Current Event February 24, 2020
Where did the new coronavirus start? Scientists believe the highly contagious virus spreading quickly among humans probably originated with bats. Bats’ amazing immune systems allow them to carry viruses without getting sick themselves. Just as with past viral outbreaks like SARS and MERS, scientists believe bats infected other animals with coronavirus, and those animals then passed it to humans. Listen to learn more about the origin of coronavirus and why scientists believe studying bats could unlock secrets about fighting disease.
Current Event February 19, 2020
An exhibit at a Philadelphia museum explores how ideas about infection have changed over two thousand years. “Going Viral” examines early views of illness, when people believed body fluids like blood and snot regulated the body, and helps visitors understand the devastation brought by epidemics like the Black Death and Spanish flu. It even demonstrates through an interactive display how germs might spread on a modern-day subway. Listen to hear more about the exhibit and what museum curators hope visitors will learn from it.
Current Event February 13, 2020
The World Health Organization and the U.S. government are taking action to keep a new contagious virus from spreading. The coronavirus is transmitted by air and can quickly infect large populations. To help prevent its spread, the U.S. government is restricting travel to and from China, where the outbreak began, and putting some travelers in quarantine, which means separating them from other people for a few weeks. Listen to learn how this virus compares to others, where it has already spread, and how the government plans to contain it.
Current Event October 29, 2019
With their sharp teeth and thirst for blood, vampire bats can be frightening. They have been known to bite the feet of sleeping children, and they sometimes spread disease. But these fuzzy, wrinkle-nosed creatures are also loving friends. Listen to learn more facts, both scary and surprising, about the legendary vampire bat.
Current Event October 17, 2019
Mosquitoes are biting insects that can bother people at summer barbecues, but they have also played an important role in human history. One historian says that mosquitoes have been critical in changing the course of history, primarily by spreading deadly diseases that have killed billions of people. He explains how new genetic tools might be used to eliminate the threat to humans posed by these dangerous insects, which offer no clear ecological benefits. Listen to hear the surprising ways that mosquitoes have influenced history and how mosquito populations could potentially be controlled.
Current Event June 6, 2017
Doctors around the world are worried about the threat of the global spread of bird flu, or avian influenza. In Hong Kong, scientists studying the virus are also concerned about how quickly the virus is evolving. The latest mutation of the virus is able to kill chickens in the lab within 24 hours. A leading scientist worries that a future mutation could be transmitted more quickly between humans, leading to a global pandemic. Listen to learn more about this research and the threat of bird flu.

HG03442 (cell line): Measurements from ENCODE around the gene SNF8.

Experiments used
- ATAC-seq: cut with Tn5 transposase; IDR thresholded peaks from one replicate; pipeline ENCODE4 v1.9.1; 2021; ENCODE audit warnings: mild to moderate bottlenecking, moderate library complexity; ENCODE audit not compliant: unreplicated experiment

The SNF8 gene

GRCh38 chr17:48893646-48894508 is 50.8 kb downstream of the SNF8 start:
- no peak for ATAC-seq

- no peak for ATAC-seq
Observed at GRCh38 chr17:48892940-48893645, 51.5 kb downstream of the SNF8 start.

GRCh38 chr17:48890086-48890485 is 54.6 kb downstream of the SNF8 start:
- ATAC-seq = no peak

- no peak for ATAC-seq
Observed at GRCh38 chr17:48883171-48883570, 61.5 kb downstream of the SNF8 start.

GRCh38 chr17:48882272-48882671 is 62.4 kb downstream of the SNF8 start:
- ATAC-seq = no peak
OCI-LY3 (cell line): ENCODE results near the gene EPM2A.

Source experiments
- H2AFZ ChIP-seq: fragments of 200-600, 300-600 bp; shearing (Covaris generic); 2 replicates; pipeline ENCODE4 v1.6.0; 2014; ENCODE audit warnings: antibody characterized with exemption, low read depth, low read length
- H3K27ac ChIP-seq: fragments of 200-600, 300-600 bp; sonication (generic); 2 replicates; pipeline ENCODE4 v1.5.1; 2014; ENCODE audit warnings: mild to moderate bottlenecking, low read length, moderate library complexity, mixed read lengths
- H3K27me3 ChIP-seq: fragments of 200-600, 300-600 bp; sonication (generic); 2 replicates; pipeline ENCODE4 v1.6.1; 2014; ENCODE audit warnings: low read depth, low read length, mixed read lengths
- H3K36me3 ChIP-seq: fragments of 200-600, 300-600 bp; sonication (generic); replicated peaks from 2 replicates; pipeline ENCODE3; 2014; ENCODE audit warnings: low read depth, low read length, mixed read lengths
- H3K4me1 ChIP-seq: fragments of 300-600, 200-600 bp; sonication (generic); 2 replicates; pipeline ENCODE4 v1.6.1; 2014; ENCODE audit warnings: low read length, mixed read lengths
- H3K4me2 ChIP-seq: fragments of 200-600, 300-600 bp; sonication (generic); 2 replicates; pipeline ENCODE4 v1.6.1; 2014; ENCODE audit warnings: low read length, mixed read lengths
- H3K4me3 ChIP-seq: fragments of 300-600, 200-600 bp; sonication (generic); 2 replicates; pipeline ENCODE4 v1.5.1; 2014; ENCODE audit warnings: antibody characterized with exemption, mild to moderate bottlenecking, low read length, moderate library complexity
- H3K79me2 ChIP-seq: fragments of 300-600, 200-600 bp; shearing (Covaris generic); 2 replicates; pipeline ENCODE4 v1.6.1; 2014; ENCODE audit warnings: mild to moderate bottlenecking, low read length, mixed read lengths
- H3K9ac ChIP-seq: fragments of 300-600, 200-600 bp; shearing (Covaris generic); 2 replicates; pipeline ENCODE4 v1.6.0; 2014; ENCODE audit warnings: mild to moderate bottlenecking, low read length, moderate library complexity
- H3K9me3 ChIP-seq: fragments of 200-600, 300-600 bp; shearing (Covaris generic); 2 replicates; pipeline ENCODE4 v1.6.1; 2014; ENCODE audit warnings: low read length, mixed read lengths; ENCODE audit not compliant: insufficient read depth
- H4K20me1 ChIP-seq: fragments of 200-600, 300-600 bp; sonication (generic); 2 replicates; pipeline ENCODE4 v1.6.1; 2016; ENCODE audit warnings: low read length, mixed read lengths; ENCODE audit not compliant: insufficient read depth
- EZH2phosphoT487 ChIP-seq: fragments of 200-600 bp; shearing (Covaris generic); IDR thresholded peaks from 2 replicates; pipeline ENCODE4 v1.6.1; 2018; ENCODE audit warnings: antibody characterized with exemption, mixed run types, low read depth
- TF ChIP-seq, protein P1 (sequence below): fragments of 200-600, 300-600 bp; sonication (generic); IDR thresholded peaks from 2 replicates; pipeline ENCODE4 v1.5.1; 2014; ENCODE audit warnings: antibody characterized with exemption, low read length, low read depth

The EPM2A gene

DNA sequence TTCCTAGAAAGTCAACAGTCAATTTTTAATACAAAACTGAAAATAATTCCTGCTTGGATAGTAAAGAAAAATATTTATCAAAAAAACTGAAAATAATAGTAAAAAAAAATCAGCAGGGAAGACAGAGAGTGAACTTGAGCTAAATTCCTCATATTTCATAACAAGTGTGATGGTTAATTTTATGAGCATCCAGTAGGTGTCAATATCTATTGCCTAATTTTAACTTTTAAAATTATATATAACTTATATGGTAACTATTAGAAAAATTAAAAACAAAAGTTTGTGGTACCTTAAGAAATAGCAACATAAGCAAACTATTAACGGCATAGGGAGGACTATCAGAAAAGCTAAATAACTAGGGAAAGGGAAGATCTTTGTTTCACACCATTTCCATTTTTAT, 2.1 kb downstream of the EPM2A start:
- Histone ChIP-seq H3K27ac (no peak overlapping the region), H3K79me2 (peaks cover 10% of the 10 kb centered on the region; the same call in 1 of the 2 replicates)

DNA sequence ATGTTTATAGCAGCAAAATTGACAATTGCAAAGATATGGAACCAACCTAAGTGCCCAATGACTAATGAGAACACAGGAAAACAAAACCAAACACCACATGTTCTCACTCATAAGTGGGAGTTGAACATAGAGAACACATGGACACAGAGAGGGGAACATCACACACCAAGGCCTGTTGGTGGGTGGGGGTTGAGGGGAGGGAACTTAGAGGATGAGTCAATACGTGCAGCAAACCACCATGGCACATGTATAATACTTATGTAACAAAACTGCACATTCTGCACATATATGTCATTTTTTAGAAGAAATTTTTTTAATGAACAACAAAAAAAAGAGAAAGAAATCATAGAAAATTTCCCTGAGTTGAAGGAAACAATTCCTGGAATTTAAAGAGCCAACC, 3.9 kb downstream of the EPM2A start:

Current Event March 8, 2017
In today’s world, there are more new disease outbreaks than ever before. Over the past century, the number of new infectious diseases appearing each year has quadrupled. Now, scientists are trapping and testing animals in rainforests around the world in an effort to find new viruses before they reach the human population. Listen to learn more about how infectious diseases pass from rainforest ecosystems to human populations and what scientists are doing to stop this growing trend.
Current Event April 1, 2016
Scientists all over the world are racing to stop the Zika virus epidemic. One solution being tested in Brazil is to release hundreds of thousands of male mosquitoes every day that have been engineered with a “self-destruct” gene. Female mosquitoes are the only ones who bite, so if they mate with these genetically engineered males, all offspring dies before they can spread Zika. This is projected to cut the number of disease-spreading mosquitoes by 70-80 percent. But not everyone agrees that this is the best solution. Engineering the mosquito population may allow other diseases to spread. Other solutions include sterilizing the mosquitoes or using bacteria. Listen and debate what your students think are the best ways to fight the Zika epidemic.
The Ebola outbreak in West Africa has inspired widespread fear throughout the U.S. and in many other countries. In reality, the threat of Ebola is actually quite small with only 1,700 deaths since 1976. The rarity of the Ebola virus has given major pharmaceutical companies very little incentive to develop a treatment for the virus given that the market for such a drug would be almost nonexistent. However, BioCryst Pharmaceuticals, a small pharmaceutical company based in Frederick, MD, has been given government help to develop a cure for the virus. Listen to learn more about the complexity of the Ebola virus and what is being done to develop a cure.
Scientists have now figured out the genetic code to one of the oldest known plagues. Eight hundred years before the Black Death struck in 1347, there was another plague that occurred in Europe in the 6th century CE. Scientists have now figured out the genetic code to the oldest known epidemic and discovered that the “Justinian plague” was the first outbreak of bubonic plague. Listen to hear about how a farmland gave scientists answers to centuries worth of questions.